“Doom and gloom and guilt and shame are antithetical to human motivation. They literally make your body physically retract and take up less space. It’s a trauma response,” Kawahata says. “So we’ve been making people feel fear, guilt, and shame, and then we say, ‘Why aren’t you acting?’”

So the power of fear to motivate people? Not so powerful, after all.

What is climate optimism?

At first blush, the name of Kawahata’s environmental philosophy might sound like an oxymoron. She calls it “climate optimism.” It is the firm belief that we can solve the climate crisis at the source—and, in the process, create policies that improve everyone’s quality of life, create jobs, clean the air, and invest in communities that have been left behind. 

“It’s reframing the climate crisis as an opportunity,” Kawahata says. “Fighting climate change can put people back to work, create new jobs, and deploy American clean energy.” Essentially, Kawahata’s philosophy means leading with hope instead of despair.

Though her approach is backed by psychology research from the University of Oklahoma and other leading institutions, it still feels foreign to a lot of environmentalists. If the idea of “climate optimism” makes you balk, you’re not alone. Most people are hesitant to abandon their pessimism about climate. That’s because it’s so deeply ingrained. Ever since the 1960s, the environmental movement has worked hard to cultivate that sense of fear. After all, early environmentalists had just discovered that the planet was headed toward total disaster. They were scared. They figured that scaring other people would be the fastest way to get them to listen. That’s why most of us think that fear and despair are the only right ways to feel about climate.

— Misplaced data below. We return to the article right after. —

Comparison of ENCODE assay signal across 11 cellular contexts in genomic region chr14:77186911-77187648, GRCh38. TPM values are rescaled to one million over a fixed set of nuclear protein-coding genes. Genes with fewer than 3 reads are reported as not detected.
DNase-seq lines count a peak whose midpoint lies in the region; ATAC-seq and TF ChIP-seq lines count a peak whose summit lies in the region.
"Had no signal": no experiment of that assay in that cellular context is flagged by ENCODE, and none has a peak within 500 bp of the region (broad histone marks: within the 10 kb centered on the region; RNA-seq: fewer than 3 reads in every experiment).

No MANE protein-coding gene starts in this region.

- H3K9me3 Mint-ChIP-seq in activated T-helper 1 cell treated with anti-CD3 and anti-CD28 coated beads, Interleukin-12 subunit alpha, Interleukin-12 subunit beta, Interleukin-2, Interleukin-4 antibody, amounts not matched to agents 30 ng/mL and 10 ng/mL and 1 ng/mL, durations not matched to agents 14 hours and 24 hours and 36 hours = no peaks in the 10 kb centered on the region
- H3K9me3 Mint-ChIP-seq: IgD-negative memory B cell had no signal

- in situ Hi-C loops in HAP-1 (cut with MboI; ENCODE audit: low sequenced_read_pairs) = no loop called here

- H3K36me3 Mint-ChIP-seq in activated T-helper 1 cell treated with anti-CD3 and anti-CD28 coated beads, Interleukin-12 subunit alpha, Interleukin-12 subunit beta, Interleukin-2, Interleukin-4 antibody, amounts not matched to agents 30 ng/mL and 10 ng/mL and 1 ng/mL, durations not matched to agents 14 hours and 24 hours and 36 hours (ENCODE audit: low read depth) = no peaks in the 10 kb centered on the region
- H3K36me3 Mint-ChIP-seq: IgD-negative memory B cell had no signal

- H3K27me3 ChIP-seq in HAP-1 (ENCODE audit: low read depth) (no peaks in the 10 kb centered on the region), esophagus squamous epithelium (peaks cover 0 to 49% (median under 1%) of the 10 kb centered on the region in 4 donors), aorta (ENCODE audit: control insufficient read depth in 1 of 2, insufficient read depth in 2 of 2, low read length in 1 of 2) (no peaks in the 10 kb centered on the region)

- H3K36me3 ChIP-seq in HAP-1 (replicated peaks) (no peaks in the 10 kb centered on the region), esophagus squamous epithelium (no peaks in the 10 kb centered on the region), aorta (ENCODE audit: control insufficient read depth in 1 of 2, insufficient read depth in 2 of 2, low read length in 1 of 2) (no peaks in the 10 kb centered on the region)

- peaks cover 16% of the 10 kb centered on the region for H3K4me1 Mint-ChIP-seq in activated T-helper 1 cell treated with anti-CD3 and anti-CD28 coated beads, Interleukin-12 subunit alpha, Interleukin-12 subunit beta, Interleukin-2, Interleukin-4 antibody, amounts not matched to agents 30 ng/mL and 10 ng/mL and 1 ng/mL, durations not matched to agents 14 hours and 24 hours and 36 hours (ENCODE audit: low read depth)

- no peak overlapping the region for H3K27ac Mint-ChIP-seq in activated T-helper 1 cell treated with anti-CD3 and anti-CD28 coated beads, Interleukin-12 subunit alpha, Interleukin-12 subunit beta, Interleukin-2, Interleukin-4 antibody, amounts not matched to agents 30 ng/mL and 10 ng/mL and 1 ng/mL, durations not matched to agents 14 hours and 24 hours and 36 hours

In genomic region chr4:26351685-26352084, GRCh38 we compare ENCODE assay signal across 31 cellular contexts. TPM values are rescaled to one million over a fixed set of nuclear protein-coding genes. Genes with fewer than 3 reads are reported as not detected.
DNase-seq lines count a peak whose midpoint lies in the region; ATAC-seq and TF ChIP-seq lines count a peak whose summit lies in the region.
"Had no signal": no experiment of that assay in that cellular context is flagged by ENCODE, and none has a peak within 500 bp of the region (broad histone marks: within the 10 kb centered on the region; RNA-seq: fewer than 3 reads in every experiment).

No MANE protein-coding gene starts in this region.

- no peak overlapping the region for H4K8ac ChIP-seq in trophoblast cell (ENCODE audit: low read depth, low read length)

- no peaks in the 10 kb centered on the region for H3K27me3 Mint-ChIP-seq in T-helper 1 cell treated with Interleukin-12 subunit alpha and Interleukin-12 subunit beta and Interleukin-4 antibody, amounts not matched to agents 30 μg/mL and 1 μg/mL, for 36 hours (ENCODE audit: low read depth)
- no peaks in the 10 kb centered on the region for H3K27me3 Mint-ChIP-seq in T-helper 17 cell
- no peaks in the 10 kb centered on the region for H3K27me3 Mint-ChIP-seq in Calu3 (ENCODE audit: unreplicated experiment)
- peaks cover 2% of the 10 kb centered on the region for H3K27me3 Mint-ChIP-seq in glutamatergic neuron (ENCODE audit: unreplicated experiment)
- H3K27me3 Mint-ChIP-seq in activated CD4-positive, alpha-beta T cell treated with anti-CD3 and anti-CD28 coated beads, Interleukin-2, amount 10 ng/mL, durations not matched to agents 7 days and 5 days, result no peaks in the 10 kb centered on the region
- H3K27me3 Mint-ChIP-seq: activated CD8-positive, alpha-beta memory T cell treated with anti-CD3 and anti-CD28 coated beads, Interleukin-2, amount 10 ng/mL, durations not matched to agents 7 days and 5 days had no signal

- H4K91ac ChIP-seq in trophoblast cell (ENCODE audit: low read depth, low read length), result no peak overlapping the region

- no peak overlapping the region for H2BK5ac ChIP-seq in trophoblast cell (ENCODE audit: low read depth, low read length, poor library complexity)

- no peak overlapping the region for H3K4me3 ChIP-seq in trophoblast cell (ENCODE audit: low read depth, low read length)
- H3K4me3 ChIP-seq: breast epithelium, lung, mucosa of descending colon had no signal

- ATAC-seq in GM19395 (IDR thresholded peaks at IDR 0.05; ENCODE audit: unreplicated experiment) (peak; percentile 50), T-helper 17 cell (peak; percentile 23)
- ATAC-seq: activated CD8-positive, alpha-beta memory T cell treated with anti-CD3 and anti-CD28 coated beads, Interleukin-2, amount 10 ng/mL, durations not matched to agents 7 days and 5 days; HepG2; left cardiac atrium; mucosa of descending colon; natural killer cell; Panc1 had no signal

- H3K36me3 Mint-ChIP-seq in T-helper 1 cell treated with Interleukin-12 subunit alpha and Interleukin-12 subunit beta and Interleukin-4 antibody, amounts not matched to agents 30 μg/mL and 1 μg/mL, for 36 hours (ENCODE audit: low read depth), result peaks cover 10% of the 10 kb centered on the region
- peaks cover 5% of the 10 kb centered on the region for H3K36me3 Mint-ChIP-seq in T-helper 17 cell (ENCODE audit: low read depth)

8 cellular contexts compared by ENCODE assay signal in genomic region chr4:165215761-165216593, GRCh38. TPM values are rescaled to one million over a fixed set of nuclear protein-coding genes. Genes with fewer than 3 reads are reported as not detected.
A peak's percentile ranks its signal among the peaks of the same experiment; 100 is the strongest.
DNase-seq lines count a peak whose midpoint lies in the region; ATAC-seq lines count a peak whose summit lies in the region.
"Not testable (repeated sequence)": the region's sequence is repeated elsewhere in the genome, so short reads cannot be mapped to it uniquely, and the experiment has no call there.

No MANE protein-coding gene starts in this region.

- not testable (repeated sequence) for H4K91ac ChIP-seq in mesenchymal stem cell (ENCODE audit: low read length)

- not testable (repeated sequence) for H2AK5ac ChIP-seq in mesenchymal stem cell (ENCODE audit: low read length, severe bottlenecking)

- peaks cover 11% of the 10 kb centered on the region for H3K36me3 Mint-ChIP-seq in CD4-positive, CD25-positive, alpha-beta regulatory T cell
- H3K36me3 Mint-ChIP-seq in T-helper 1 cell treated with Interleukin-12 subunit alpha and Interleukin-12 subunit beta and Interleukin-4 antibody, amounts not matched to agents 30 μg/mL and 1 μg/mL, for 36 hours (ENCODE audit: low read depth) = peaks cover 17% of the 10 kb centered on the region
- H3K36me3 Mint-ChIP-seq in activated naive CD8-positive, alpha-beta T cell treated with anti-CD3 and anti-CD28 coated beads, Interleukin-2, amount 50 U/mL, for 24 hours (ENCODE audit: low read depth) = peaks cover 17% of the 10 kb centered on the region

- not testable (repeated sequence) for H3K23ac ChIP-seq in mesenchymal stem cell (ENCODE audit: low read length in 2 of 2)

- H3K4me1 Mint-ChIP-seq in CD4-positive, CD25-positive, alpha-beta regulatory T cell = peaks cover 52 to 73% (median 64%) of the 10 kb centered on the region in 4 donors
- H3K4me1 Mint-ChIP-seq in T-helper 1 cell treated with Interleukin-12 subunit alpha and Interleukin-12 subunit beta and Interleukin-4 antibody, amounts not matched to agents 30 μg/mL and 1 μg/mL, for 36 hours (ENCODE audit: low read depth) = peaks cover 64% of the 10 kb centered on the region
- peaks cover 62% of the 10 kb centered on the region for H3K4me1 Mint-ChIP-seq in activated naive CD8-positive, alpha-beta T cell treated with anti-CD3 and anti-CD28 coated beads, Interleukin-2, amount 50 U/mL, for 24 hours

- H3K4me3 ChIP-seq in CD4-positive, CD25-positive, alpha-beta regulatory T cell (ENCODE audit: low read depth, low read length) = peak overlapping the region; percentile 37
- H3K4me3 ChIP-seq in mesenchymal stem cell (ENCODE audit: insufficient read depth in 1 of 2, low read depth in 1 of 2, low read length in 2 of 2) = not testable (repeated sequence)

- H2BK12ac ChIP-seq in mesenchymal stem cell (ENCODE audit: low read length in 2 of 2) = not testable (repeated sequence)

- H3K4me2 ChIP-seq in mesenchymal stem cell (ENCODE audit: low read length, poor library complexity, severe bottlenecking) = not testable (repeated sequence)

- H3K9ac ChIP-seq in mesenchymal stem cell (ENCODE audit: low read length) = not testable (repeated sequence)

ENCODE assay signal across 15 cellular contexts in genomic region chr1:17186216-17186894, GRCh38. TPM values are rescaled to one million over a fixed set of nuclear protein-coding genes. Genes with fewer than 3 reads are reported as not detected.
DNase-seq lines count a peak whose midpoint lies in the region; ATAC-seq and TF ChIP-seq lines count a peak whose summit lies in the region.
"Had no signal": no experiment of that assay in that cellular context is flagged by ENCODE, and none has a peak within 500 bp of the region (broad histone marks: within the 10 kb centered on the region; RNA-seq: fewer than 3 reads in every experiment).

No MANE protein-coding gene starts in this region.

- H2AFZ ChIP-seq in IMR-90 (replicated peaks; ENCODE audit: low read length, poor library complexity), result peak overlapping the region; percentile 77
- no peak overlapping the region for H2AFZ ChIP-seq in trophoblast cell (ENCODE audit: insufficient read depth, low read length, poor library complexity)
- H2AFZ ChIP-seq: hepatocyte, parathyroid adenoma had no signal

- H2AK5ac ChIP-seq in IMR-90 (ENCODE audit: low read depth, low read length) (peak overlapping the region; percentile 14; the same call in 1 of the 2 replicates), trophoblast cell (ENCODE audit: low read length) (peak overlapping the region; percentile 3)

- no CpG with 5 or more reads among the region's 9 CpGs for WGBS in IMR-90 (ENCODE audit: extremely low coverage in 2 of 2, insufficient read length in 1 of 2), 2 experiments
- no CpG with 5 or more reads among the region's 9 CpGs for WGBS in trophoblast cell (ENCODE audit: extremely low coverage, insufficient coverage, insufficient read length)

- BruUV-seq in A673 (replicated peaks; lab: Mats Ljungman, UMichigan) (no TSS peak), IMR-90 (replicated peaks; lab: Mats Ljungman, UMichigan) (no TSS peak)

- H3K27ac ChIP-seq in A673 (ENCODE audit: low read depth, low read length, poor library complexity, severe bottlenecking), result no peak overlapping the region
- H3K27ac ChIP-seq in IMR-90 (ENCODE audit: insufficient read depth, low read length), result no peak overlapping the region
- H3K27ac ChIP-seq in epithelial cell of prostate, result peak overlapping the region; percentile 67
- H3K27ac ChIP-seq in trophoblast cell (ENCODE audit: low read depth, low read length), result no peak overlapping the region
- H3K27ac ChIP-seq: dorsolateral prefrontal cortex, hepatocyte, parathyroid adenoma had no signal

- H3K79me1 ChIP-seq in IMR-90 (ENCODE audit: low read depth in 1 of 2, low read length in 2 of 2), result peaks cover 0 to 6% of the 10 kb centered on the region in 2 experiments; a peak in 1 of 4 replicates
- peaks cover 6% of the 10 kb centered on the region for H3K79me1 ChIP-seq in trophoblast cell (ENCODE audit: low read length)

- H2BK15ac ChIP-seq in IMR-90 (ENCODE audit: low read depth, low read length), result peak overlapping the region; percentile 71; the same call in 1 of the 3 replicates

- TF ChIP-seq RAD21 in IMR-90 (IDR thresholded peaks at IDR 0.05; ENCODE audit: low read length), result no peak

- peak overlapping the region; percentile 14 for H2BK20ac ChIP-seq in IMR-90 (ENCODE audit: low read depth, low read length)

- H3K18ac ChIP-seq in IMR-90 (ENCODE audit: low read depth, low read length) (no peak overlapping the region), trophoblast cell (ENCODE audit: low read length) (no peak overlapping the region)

That’s what Kawahata wants to change.

Where do we go from here?

If you’ve been struggling with climate guilt, anxiety, or depression, you can start by watching The Scale of Hope. The film follows Kawahata on her journey to climb a remote Alaskan peak. Between sweeping mountain panoramas and gorgeous ice-climbing videography, Kawahata talks in-depth about how her work in the Obama White House and her experiences with bipolar II disorder have taught her the value of living a life with hope.

And when you’re done with the film?

“Get involved in the fight for systemic change,” Kawahata says. It’s the best way out of the vicious cycle of feeling helpless or depressed by climate change. “The best antidote to any climate-related pain or anxiety is getting involved.”

Kawahata recommends volunteering with the Environmental Voter Project or finding a candidate you believe in. Reach out to that person’s campaign to see how you can help. Or, find a piece of legislation you want to fight for. Take the recent Inflation Reduction Act, for example. Passed earlier this year, the act is scheduled to cut pollution in dozens of communities, saving lives and improving public health.

“Do anything that helps change the outcome of elections. That’s the best thing we can do at an individual level,” Kawahata says. “If you can help get the next Inflation Reduction Act passed—well, it’s going to go a lot further than you not using a plastic straw.”  

All articles are for general informational purposes.  Each individual’s needs, preferences, goals and abilities may vary.  Be sure to obtain all appropriate training, expert supervision and/or medical advice before engaging in strenuous or potentially hazardous activity.